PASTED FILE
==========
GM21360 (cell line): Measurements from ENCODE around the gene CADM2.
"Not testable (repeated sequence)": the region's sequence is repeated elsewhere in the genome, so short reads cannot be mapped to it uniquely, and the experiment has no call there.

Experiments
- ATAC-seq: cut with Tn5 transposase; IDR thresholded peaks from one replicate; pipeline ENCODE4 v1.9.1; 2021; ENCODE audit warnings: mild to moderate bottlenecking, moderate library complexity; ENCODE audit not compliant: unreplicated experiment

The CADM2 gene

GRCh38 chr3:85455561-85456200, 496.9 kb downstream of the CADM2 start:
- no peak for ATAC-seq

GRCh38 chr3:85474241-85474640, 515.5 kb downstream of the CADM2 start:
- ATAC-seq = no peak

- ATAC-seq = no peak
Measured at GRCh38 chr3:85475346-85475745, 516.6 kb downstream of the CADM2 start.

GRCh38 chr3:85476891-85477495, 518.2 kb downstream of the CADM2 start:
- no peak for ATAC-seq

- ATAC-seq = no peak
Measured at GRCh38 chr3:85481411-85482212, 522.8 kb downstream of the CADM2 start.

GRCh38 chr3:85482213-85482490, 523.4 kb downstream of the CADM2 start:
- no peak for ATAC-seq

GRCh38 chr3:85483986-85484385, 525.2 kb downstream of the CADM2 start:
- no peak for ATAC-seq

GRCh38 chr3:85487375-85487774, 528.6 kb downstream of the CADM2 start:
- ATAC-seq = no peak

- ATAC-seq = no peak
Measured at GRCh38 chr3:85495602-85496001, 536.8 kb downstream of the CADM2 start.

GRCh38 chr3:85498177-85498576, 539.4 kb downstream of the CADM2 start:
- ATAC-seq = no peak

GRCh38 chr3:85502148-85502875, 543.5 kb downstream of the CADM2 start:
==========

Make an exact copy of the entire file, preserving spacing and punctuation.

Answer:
GM21360 (cell line): Measurements from ENCODE around the gene CADM2.
"Not testable (repeated sequence)": the region's sequence is repeated elsewhere in the genome, so short reads cannot be mapped to it uniquely, and the experiment has no call there.

Experiments
- ATAC-seq: cut with Tn5 transposase; IDR thresholded peaks from one replicate; pipeline ENCODE4 v1.9.1; 2021; ENCODE audit warnings: mild to moderate bottlenecking, moderate library complexity; ENCODE audit not compliant: unreplicated experiment

The CADM2 gene

GRCh38 chr3:85455561-85456200, 496.9 kb downstream of the CADM2 start:
- no peak for ATAC-seq

GRCh38 chr3:85474241-85474640, 515.5 kb downstream of the CADM2 start:
- ATAC-seq = no peak

- ATAC-seq = no peak
Measured at GRCh38 chr3:85475346-85475745, 516.6 kb downstream of the CADM2 start.

GRCh38 chr3:85476891-85477495, 518.2 kb downstream of the CADM2 start:
- no peak for ATAC-seq

- ATAC-seq = no peak
Measured at GRCh38 chr3:85481411-85482212, 522.8 kb downstream of the CADM2 start.

GRCh38 chr3:85482213-85482490, 523.4 kb downstream of the CADM2 start:
- no peak for ATAC-seq

GRCh38 chr3:85483986-85484385, 525.2 kb downstream of the CADM2 start:
- no peak for ATAC-seq

GRCh38 chr3:85487375-85487774, 528.6 kb downstream of the CADM2 start:
- ATAC-seq = no peak

- ATAC-seq = no peak
Measured at GRCh38 chr3:85495602-85496001, 536.8 kb downstream of the CADM2 start.

GRCh38 chr3:85498177-85498576, 539.4 kb downstream of the CADM2 start:
- ATAC-seq = no peak

GRCh38 chr3:85502148-85502875, 543.5 kb downstream of the CADM2 start: